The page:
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Archive for July, 2007

I read a great post on the SlowDownNow.org blog. In it Christopher Richards describes his experience of being looked after by a doctor who took his time, then his experience of trying to find a new doctor after this first one had retired.

I’m pretty sure we’re losing something really important with our current round of NHS reform. And its something related to speed. Sure you need fast, effective treatment when you are acutely unwell, but the surgeon or physician who is tending you still needs to take his or her time and not rush things or the job just won’t get done properly. However, the big demand in health care these days is chronic disease and here we really have been looking for quick fixes at the expense of taking our time to listen, to understand and to enable patients to adapt, to grow and to enlarge their lives in the presence of their diseases.

An American sociology professor, Arthur Frank, wrote “The Wounded Storyteller” (ISBN 0-226-25993-5) to describe his study of how patients talk about their illnesses. He identified three major “genre” of narrative – the “restitution” one – which is the quick fix approach to health care (“A bit of me’s broken. If you could just fix it or replace then I’ll be on my way”). This is appropriate in much urgent and acute medicine but is really of no use in chronic illness or in enabling patients to become genuinely healthy. He proposes that doctors should help their patients to create new narratives – “quest narratives” based on the principles of Joseph Campbell’s work on the structure of myths and legends (otherwise known as Hero stories).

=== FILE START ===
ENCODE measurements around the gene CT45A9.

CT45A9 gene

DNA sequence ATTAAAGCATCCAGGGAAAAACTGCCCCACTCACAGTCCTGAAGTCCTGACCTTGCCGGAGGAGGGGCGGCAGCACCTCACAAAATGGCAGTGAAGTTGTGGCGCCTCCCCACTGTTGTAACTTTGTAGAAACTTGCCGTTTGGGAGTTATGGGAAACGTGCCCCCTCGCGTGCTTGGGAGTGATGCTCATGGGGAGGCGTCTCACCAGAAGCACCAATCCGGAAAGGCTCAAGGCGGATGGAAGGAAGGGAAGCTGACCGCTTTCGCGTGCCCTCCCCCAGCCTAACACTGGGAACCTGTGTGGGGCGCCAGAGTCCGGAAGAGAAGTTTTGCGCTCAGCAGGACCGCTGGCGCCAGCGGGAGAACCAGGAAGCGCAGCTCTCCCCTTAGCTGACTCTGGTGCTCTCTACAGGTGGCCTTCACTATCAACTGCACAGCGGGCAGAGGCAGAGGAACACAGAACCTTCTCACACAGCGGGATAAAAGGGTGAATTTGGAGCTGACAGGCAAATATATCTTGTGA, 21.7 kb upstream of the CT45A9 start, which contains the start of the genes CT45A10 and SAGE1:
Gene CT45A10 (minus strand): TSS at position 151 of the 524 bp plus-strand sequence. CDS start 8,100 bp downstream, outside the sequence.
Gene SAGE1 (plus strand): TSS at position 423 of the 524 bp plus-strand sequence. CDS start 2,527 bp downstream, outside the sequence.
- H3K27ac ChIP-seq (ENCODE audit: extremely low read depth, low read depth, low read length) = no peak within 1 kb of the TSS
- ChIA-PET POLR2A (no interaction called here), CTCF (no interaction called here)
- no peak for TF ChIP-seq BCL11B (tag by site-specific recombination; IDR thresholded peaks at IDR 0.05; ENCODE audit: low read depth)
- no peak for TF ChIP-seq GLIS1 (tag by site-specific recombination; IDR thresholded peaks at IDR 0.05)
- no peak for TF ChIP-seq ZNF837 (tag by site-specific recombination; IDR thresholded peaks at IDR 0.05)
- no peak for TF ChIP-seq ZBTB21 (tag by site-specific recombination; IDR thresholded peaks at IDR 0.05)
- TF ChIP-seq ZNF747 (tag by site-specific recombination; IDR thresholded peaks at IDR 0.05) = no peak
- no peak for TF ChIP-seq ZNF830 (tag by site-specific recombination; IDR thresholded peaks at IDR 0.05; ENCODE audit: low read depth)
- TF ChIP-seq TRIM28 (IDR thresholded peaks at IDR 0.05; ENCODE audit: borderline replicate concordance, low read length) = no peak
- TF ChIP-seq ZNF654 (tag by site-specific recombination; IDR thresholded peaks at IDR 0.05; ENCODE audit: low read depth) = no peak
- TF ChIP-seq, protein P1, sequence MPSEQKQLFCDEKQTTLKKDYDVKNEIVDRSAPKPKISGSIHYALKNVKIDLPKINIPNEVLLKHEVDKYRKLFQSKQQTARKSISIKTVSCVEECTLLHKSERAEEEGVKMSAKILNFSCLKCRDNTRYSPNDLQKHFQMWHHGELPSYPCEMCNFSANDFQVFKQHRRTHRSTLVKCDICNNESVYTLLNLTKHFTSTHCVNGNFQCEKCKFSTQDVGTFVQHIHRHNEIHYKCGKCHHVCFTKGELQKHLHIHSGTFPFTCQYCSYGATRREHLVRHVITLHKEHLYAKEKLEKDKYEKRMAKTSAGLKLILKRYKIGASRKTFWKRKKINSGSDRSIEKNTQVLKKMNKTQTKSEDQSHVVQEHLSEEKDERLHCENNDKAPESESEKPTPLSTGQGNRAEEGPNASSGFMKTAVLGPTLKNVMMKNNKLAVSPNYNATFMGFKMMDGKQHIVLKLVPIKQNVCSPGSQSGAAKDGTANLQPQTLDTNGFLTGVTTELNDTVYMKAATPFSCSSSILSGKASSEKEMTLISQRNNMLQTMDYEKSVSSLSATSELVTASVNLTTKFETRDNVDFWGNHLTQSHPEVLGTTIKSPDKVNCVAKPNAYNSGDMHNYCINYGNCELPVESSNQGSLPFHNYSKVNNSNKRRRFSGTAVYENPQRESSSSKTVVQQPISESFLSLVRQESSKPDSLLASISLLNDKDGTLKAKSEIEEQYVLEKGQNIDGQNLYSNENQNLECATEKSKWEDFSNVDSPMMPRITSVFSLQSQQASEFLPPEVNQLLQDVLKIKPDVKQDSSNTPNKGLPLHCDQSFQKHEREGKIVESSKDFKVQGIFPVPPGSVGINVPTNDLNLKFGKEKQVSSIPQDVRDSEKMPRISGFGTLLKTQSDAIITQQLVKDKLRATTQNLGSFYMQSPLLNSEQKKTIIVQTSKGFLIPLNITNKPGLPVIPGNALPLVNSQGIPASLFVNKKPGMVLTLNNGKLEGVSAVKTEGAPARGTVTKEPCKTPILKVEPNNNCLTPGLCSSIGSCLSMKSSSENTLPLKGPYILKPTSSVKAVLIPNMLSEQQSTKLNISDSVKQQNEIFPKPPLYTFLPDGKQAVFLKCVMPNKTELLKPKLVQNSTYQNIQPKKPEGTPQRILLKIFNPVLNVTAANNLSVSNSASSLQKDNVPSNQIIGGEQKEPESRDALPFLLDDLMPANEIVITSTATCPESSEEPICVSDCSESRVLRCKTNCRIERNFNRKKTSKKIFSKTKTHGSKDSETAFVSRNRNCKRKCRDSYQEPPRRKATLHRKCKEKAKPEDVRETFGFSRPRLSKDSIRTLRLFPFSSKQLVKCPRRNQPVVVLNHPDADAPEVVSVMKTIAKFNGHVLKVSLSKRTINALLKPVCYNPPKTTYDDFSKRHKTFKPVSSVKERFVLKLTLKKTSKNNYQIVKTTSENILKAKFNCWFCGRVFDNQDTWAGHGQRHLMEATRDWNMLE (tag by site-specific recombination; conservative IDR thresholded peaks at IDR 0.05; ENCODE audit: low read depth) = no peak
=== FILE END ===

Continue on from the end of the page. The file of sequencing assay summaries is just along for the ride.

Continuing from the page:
That very process entails a shift from the quick, the immediate, the partial to the slow, the lasting and the whole.

I wrote here about countering Getting Things Done with Dolce Far Niente, and here about finding the spaces where you can relax, and here about becoming aware of the gaps in our experience.

What ways do you slow down?

Does slowing down improve your quality of life? Give you time to reflect, re-charge, and to grow?

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“It is a truth universally acknowledged, that a single man in possession of a good fortune must be in want of a wife.”

Hands up if you recognise that opening line……